Getting Started
Where to Buy Japanese Food

How to Cook Japanese Rice
Aburamushi Rice

Sushi Robots

Miso Soup
Gyoza Soup

Main Courses
Crab and Cucumber with Golden Dressing
Butt-Kicking Dipping Sauce
Lemon Cheese


Japanese Sweets

It's 3 am. You and the rest of the anime club are sprawled on your basement rec room floor, too glazed from a six-hour Kodomo no Omocha marathon to register that the concrete has frozen everyone's butt. The chips gave out long ago. The cookies went an hour later. The one packet of Pocky that someone managed to scrounge died before the first eyecatch. The pizza and Chinese places stopped delivering at 1 am. Your blood sugar is dangerously low. Food must be had.

What to do?

Option one is to kill and eat Ken "Crusty Fanboy" Warren. He never brings chips, he bogarts the soda, and you suspect that he hasn't paid dues yet this year. Besides, you never liked him anyway.

Option two is to go to Denny's. Okay, so the only club member with wheels is Jill, who calls her '71 Jeep "Deathbucket." But Denny's is only six miles out of town, and they probably fixed that big pothole in the road sometime this weekend. And Jill swears she got gas last week.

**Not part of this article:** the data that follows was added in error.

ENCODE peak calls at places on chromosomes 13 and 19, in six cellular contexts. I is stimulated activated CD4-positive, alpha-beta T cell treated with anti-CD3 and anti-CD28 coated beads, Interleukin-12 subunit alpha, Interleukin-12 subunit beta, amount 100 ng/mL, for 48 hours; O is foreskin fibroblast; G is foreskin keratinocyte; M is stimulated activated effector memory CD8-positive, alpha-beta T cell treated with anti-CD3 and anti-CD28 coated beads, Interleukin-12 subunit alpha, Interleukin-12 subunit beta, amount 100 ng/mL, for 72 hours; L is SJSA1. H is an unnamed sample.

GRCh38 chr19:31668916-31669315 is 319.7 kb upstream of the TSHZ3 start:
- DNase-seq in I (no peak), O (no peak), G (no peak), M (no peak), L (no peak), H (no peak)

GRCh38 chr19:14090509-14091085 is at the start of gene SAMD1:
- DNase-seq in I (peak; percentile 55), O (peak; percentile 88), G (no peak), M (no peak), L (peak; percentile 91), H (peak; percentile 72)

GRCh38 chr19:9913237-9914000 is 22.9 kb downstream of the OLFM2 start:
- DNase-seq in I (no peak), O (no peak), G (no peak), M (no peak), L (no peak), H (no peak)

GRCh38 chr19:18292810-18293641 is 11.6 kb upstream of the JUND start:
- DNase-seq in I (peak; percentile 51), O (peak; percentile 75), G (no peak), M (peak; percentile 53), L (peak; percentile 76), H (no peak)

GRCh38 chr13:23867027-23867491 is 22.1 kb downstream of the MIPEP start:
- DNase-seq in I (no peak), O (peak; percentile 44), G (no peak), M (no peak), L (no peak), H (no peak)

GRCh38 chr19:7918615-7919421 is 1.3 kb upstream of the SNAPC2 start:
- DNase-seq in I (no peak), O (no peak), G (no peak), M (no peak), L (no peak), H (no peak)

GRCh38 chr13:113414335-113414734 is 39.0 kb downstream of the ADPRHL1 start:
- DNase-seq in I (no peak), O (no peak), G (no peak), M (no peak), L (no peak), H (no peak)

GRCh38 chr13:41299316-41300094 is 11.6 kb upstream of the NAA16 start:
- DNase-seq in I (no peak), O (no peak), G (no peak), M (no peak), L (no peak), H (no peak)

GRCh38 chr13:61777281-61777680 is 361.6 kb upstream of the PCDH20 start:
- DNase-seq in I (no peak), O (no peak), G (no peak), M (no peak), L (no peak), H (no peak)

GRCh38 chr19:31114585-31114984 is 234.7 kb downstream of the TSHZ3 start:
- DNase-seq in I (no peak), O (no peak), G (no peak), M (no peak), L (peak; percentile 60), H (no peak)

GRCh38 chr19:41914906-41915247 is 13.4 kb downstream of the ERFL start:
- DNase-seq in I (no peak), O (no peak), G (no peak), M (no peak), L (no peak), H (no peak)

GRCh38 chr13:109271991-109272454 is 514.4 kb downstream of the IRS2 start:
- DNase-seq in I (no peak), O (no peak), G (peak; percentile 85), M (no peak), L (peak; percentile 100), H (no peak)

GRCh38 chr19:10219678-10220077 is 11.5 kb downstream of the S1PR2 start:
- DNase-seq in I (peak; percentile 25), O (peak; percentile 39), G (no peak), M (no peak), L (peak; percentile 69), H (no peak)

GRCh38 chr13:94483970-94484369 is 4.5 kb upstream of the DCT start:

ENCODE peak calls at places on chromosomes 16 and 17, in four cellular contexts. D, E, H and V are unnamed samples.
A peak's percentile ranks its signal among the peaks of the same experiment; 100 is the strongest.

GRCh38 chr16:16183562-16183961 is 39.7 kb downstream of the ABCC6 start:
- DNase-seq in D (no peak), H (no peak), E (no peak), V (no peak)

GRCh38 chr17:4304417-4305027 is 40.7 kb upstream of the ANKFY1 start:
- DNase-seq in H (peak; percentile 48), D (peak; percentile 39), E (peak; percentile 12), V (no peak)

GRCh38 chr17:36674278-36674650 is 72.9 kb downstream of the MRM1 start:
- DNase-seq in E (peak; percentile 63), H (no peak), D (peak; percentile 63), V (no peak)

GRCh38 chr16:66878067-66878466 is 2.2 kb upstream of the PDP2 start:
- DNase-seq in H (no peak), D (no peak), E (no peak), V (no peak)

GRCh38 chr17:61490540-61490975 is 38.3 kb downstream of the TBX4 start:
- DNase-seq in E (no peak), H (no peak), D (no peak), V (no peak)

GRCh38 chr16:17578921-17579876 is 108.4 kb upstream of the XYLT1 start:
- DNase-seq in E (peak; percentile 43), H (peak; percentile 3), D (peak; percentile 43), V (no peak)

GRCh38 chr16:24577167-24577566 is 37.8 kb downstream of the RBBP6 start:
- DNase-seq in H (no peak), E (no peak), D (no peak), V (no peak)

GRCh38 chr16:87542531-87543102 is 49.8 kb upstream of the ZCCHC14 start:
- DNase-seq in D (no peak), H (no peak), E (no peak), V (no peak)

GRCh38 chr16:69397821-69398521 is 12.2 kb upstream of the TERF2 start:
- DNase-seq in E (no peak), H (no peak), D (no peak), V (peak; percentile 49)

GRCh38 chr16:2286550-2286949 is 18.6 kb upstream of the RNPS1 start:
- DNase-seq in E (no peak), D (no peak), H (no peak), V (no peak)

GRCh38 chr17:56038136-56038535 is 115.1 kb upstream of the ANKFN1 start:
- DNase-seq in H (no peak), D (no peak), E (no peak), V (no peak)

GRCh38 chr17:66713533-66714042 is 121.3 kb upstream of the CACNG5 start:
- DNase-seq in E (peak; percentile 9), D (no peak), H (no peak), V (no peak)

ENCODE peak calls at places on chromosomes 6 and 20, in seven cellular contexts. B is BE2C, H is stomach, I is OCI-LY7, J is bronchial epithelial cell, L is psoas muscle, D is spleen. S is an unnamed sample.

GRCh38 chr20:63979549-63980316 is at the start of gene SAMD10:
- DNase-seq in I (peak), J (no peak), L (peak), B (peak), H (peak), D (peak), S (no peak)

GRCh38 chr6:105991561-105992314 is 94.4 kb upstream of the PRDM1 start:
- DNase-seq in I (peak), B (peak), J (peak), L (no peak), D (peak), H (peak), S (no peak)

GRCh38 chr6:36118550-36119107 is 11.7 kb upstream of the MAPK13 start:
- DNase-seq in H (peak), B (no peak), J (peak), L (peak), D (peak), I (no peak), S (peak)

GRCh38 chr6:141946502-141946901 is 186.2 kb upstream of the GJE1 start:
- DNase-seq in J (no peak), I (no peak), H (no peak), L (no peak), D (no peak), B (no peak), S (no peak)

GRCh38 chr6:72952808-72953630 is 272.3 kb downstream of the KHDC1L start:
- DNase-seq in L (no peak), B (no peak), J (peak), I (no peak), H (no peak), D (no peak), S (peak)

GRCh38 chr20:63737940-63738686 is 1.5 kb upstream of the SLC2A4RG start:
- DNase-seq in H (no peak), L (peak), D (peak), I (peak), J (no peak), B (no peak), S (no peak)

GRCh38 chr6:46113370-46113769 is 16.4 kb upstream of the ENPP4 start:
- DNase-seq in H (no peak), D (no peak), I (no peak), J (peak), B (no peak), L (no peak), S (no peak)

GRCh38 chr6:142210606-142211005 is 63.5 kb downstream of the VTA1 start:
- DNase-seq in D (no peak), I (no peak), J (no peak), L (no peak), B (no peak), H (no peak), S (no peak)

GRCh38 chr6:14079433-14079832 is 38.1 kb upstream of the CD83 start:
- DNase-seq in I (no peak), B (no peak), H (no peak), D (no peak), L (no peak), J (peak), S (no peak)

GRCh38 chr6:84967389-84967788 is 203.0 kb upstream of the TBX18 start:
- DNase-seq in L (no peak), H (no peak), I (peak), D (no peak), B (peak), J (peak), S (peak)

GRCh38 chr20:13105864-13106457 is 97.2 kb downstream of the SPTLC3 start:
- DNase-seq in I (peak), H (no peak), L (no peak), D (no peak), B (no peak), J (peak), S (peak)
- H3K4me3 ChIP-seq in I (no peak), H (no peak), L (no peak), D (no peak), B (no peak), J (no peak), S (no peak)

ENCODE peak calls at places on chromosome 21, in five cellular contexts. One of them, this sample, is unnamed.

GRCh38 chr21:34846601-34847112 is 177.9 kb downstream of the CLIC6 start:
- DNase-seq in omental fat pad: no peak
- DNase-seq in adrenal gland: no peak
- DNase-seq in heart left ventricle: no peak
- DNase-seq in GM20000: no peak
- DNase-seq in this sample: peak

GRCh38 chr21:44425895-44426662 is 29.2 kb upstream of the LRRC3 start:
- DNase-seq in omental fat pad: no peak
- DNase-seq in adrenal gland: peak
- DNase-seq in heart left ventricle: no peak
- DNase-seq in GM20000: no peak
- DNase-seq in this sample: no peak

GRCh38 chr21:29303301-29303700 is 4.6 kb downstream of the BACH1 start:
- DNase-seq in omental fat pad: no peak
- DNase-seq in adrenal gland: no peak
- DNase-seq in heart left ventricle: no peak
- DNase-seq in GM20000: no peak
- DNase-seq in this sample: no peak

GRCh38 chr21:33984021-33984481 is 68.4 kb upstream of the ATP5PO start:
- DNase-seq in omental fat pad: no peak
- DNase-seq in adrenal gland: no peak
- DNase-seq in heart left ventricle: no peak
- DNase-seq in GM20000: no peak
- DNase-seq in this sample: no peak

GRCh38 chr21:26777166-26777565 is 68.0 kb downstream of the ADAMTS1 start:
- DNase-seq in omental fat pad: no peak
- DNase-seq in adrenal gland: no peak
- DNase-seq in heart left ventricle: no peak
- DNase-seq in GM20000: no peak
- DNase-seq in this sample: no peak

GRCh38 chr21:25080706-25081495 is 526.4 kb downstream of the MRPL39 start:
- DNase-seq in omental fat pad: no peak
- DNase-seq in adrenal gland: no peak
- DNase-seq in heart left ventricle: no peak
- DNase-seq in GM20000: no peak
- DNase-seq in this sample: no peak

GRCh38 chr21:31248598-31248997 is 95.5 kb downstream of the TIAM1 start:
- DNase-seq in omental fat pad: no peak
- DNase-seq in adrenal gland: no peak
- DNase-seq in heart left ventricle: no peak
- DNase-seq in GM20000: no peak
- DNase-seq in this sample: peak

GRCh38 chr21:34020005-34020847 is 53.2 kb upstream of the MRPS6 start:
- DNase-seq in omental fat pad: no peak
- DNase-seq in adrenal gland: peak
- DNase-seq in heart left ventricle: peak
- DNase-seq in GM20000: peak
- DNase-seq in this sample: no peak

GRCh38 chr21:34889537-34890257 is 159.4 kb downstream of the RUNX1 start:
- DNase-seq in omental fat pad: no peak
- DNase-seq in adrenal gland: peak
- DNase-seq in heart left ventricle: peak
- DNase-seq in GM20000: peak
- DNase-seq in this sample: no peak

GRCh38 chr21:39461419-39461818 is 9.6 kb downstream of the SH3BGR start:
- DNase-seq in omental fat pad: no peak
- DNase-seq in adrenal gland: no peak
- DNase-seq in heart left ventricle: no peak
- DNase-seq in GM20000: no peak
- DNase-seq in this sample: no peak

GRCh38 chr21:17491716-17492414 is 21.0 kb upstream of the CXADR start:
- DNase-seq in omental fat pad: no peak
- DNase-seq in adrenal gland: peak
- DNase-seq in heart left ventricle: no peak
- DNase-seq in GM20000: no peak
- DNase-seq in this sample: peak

Option three is to... cook.

Japanese food is much simpler than you think. The Japanese don't live on sushi and fugu alone. Japanese cuisine is full of recipes for easy dishes that don't require deep-frying or playing with fire; many of them can be whipped up with a hot plate and a rice steamer, or with nothing but a pot of boiling water. The dishes do require a few basic ingredients which aren't found in your grandma's kitchen, and a little skill in cooking helps, but that's nothing that a trip to Stop & Shop (or an email to an online store) and two hours of playing with knives can't fix. I'll tell you how to cook authentic Japanese main dishes, side dishes, rice in all its flavors, and, of course, miso soup. And since true appreciation of Japanese culture requires a thorough education in junk food, I'll review Japanese snacks and sweets.

A note to underaged otaku: If you live with your parents and cooking isn't part of your regular chores, get permission first! And don't assume that this site will tell you everything you need to know. I try, but I'm going to miss things. Until you have a little experience with cooking, get the family cook to help you to make these recipes.